Despite my cold last week, I have been training hard. I’ve not exactly stuck to a training plan per say but it has been one of my main priorities of the last few months. It will be great to know that all the early mornings and long runs on a Sunday have been worth it.
21. Especially splitting runs up during the week
I’m not going to say that I spend every hour that I’m not at work running but at times it has felt like it. I run to work (5k), run at lunch (5k) and run home from work (5k). By splitting up my runs like this, I have managed to get the distance in but also managed to kind of have a life (although my boyfriend would probably argue on this one). The downside of splitting runs is the amount of shower gel and towels I get through in a week, not to mention the growing pile of kit in the corner of my room.
22. Talking of kit…
As well as wearing my fancy new GOSH vest, I get to wear my new adidas running shorts with their barely there feel, my Sole socks, which are super comfy and my Freya Active Sports Bra. Of course, I’ve trialed them already and am really pleased with the way they make me look and feel but the Royal Parks Ultra Marathon really is the ultimate test.
23. Coming back to the Freya Active Sports Bra
Now I’m not going to bang on about this too much but this piece of under armour is just that. When it comes to designing these wonderful pieces of equipment, I’m sure the team got the memo about a strict no bounce policy. I feel totally secure in my mine with no worries about jiggling about, which means I can concentrate on the race.
24. I’ve been doing the hydration maths
According to my calculations, I’m going to need a 500ml bottle of electrolyte Nuun-infused water (will take a litre to be sure) plus a bottle of plain water. I don’t really go in for gels but will probably have a sports drink beforehand to give me an initial boost of energy. Cross-fingers that my A in GCSE maths will not let me down.
25. Food, glorious food
Then there’s the eating that I’ve tried to incorporate into my training regime. Admittedly, I’m not the best at sticking to this as I’m out of habit of eating before races. But honestly (mum) I have nibbled on energy bars here and there while training and am sticking to the minimum amount of alcohol in the run up to the race. Let’s see if undoing years of going without will make a difference at the Royal Parks Ultra Marathon.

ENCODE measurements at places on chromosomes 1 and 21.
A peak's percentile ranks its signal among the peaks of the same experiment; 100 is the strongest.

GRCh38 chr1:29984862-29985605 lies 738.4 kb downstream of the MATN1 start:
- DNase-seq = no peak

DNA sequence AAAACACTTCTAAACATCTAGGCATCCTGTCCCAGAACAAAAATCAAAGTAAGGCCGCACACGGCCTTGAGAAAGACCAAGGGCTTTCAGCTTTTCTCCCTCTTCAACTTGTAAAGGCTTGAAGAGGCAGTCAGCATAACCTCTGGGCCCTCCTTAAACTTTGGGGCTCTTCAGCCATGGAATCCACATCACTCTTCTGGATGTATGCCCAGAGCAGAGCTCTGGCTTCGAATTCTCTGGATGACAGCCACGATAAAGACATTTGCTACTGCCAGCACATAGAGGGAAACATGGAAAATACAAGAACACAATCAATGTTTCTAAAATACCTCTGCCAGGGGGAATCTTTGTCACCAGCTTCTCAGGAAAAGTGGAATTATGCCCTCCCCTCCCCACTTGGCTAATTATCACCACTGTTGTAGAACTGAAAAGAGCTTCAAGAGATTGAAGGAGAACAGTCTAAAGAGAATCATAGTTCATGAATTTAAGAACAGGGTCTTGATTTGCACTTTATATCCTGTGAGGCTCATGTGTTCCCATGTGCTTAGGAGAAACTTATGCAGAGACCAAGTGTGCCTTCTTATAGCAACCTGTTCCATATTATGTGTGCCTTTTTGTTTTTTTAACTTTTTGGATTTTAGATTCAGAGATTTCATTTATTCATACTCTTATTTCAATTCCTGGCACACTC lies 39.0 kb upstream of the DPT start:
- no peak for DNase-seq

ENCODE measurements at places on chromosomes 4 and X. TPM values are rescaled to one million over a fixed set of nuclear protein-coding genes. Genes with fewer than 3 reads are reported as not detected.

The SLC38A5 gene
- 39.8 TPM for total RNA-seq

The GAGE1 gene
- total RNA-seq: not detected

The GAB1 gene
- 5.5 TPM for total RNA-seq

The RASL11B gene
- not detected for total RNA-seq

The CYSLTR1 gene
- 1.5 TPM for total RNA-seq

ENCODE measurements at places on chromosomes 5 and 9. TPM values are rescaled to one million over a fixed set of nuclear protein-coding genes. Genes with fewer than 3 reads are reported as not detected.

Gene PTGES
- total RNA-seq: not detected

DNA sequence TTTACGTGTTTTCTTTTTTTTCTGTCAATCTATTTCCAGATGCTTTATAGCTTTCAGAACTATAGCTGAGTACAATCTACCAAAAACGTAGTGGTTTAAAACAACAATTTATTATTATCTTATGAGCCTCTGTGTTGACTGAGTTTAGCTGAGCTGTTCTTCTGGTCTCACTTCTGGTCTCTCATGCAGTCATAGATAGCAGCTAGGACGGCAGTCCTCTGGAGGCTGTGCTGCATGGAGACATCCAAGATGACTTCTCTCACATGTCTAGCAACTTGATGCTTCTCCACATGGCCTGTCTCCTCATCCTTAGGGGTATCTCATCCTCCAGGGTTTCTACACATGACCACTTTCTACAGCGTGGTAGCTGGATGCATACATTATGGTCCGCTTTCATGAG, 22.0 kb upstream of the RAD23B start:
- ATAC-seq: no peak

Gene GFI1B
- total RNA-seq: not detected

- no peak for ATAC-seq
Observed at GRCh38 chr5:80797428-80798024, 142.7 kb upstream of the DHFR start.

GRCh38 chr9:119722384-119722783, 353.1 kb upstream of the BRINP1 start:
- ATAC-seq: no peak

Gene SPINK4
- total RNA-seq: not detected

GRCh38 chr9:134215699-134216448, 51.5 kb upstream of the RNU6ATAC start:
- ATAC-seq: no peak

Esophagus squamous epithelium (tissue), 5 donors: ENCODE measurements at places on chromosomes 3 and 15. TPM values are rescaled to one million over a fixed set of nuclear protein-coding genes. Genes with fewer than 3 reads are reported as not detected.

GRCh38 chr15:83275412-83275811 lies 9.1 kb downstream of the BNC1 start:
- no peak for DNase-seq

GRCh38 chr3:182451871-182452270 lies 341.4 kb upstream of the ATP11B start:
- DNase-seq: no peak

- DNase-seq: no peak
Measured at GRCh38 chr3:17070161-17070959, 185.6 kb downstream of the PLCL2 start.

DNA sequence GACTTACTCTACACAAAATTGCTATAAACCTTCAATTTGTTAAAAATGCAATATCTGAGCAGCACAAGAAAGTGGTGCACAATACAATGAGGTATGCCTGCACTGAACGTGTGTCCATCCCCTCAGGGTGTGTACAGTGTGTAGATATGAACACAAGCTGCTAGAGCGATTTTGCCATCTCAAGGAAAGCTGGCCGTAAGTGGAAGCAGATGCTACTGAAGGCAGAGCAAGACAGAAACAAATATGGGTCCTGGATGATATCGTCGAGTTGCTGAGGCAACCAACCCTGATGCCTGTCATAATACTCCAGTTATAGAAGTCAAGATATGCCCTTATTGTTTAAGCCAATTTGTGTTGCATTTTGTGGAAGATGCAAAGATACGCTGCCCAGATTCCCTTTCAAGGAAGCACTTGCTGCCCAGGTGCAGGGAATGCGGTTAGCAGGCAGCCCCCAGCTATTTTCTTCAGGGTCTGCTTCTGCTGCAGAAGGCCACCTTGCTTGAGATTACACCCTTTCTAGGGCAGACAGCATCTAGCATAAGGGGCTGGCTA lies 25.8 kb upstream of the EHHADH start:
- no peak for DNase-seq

26. They’ll be food at the end
Even if I don’t feel like a pint and a pie after plodding for 50k , there’s always the option of FREE hot food at the end of the race. How many races have offered you that, eh? The perks of running The Royal Parks Ultra Marathon.
27. Did I read that correctly – AND hot showers?
I love running and racing but the aftermath of a marathon or even a 10k is always, well, a bit messy. In fact, I buy passes off PayAsYouGym so I can use their facilities close by. Who wants to travel back on the tube smelling like old socks? It was like music to my ears when I heard that Ultra runners can have a hot shower for FREE after the race. It’s the simple things that make all the difference.
28. Plus FREE massages
It seems odd to look forward to be looking forward to a massage and not some relaxing candle-lit job but a hardcore knead-your-muscles-like-dough experience but I think my legs are going to need it after a 50k race.
29. I’ve been prepping my legs with monthly sports massages
Unlike other races, where I’ve not taken the care to look after my legs, I’ve been making regular visits to the lovely Gareth of A2Z Elite Health and boy has it made a difference to my training. I hope my visit last Friday will also make a difference to my performance.
30. Gareth says I’m ready
My sports masseur Gareth is also a specialist sports and performance physio and was the lead physiotherapist for the British diving team. He is an expert in his field, passionate about his field ans always happy to share his advice. From adaptations and why I need to vary my routine to inactive injuries, I always learn something new about athletes and performance every time I pay him a visit. And if someone who has worked with the likes of Tom Daley tells you you’re ready, it’s a real boost to your confidence.
31. I’m running 31 miles aged 31
And I ran my first marathon that’s 26 miles at age 26 back in 2009. Maybe this is just by chance and I’m not in the least bit spiritual but I kind of like this pattern. What next? Well, we’ll have to wait and see what happens at the Royal Parks Ultra Marathon.
You can read my story and pledge your pounds here – it is an awesome cause and I’m really looking forward to wearing my vest with pride. Who will be running with me?